Though the leasing relationships between real estate investment trusts (REITs) and their skilled nursing tenants have come under scrutiny — and criticism — in recent months, it may be premature to declare their permanent demise.
“There’ll be health care — broadly defined — REITs that’ll move in and out of the sector, upsize and downsize,” Frank Small, chief investment officer at Greystone Health Care Investments, said at the inaugural Skilled Nursing News Summit in Chicago last week. “But I don’t really see the fundamental REIT structure going away.”
Major REITs have long played a role in the nursing home operational landscape, with some former owner-operators choosing to sell their real estate to unlock the equity they’d built up in their physical plants.
But the CEO of one of the nation’s largest SNF operators, George Hager of the Kennett Square, Pa.-based Genesis HealthCare (NYSE: GEN), made headlines earlier this year for describing the traditional skilled nursing-REIT structure as “a failure,” painting standard rent escalators as potentially deadly for operators struggling with reimbursement pressures and other persistent issues.
“You’ll continue to see some portfolios in traditional structures be sellers,” Hager predicted.
The CEO’s remarks this past winter were part of a growing industry reckoning with the lease structures between REITs and their operating tenants. One operator that filed for bankruptcy, the Dallas-based Senior Care Centers, specifically pointed to “expensive leases” in its Chapter 11 filing late last year. And a January report from Green Street Advisors found that skilled nursing rents had to decline by about 10% to ensure the stability of facilities.
But overall, the panelists tasked with discussing mergers-and-acquisitions trends at the SNN Summit felt that REITs have come a long way from the years of outsized rent escalators.
REITs in general have become more sophisticated when it comes to the operational and clinical aspects of SNFs, which allows them to underwrite deals more skillfully than they were a decade ago, Isaac Dole, founder and managing partner of the Chicago-based Birchwood Healthcare Partners, argued.
“I think there’s a flight toward quality right now,” Dole said on the panel. “So when [the REITs] are underwriting a prospective tenant, they’re no longer just looking at the tenant’s balance sheet. They’re looking at the actual capabilities of that tenant. They’re deeply understanding the leadership team, the outcomes that they’ve executed historically.”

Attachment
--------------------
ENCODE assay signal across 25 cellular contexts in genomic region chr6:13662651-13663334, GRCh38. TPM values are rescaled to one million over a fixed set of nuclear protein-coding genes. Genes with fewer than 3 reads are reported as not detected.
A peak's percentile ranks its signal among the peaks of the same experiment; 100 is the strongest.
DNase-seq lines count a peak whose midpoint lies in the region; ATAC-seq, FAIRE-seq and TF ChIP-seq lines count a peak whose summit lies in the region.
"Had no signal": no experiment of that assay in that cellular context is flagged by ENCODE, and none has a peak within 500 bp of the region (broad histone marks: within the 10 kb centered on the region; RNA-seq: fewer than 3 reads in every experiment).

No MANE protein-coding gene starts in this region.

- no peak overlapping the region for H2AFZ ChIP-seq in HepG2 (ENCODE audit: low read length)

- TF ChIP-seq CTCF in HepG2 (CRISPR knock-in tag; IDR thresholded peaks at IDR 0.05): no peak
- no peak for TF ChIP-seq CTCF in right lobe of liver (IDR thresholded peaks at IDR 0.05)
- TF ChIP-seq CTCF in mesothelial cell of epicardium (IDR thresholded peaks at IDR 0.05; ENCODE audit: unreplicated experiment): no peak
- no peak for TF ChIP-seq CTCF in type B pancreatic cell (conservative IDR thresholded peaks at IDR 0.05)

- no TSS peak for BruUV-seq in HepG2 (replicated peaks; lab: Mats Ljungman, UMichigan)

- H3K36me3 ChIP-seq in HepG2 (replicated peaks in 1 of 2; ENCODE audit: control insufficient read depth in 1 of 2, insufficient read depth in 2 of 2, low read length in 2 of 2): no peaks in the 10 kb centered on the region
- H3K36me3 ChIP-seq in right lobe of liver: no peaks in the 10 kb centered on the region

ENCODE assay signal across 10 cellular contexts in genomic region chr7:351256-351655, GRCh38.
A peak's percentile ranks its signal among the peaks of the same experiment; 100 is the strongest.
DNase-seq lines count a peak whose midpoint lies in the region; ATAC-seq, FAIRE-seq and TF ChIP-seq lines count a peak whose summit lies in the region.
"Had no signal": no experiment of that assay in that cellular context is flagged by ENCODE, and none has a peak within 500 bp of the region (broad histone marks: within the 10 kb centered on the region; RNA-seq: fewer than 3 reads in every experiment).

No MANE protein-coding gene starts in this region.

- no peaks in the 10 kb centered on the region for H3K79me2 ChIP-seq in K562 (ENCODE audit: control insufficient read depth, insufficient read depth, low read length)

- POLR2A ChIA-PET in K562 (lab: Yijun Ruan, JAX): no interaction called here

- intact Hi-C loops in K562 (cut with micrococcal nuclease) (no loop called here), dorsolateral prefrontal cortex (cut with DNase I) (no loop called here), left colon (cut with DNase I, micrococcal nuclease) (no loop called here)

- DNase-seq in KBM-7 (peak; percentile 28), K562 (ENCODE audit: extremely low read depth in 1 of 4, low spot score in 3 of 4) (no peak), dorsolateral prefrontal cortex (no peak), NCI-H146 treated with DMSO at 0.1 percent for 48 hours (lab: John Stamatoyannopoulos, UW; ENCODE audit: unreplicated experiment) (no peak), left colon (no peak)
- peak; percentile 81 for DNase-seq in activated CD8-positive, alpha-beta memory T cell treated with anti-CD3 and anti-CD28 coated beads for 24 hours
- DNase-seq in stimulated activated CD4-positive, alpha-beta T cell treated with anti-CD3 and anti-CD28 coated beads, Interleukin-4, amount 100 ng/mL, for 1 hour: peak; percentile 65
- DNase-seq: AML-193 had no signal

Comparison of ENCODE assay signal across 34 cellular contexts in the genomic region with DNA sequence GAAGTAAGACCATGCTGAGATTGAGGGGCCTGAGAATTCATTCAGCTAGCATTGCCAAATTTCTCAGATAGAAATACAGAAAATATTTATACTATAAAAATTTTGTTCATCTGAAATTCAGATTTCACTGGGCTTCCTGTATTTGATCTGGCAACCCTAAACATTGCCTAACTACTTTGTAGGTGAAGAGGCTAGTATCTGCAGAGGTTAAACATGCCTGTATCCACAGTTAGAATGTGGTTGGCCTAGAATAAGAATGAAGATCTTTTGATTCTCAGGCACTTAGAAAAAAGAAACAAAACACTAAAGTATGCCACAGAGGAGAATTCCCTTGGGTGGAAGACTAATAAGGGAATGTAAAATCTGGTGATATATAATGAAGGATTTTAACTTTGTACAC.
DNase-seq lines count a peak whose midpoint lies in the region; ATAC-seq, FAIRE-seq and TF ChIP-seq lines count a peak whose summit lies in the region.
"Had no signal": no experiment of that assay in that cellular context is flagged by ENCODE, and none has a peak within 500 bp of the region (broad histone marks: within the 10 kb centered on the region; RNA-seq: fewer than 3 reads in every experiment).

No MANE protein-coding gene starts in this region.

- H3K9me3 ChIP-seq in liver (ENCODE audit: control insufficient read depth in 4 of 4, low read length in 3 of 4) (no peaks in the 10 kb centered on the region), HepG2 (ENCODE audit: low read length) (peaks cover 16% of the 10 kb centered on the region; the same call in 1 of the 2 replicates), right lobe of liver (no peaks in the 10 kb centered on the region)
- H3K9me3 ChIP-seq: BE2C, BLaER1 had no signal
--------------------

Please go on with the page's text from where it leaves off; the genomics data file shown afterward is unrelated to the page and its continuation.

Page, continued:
That push towards quality has extended to transitions of facilities within a REIT’s portfolio, he added: Not only are REITs actively trying to move properties to their highest-quality operators, they’re willing to take rent concessions to make those handoffs happen, Dole said.
Still, REIT deal volume and pricing for SNFs reached an all-time high in 2016, Ben Firestone, senior managing director and founding partner at Blueprint Healthcare Real Estate Advisors, added. Since then, for several reasons, net operating incomes (NOIs) have been “compressed,” he said.
“You’re seeing a lot of REITs as net sellers of skilled nursing,” Firestone said. “And that’s what I’d say we’re busy with more than anything, is helping REIT investors unwind skilled nursing transactions.”
PDPM’s dealmaking whimper
Many REIT leaders made predictions last year that the upcoming overhaul to Medicare reimbursement, the Patient-Driven Payment Model, would lead to a wave of SNF transactions as smaller, family-owned SNFs decided to exit the space.
But while PDPM represents one more variable that might make leaving the space more attractive for operators, as Dole observed, it hasn’t quite played out that way — at least as of now.
“We have not seen people crowding to the exit, at least yet, for PDPM,” Firestone said. “I think the theme you’re going to see is NOIs hopefully neutral … it seems like the revenue may go down, but the costs associated with providing therapy may also, and it may be a net neutral. So I think long-term optimism will prevail.”
In fact, at an earlier panel, one speaker argued that buyers and sellers aren’t being optimistic enough about the new system, as current asking prices for SNFs don’t account for the potential cost savings the new system could bring.
“I think a lot of the deals I’m looking at now, currently, we’re not really seeing those expense reductions baked in — and I think it’s an opportunity,” Vincent Fedele, director of analytics at consulting firm Zimmet Healthcare Services Group, said.
Greystone has begun including PDPM math into its underwriting, comparing historical performance of SNFs to various PDPM projection models, Small said — while also adding that he had expected “more of a rush to the exits” given the initial anxiety around the payment model, which has since abated.
“There’s more optimism, it seems, around what PDPM will result [in],” Small said.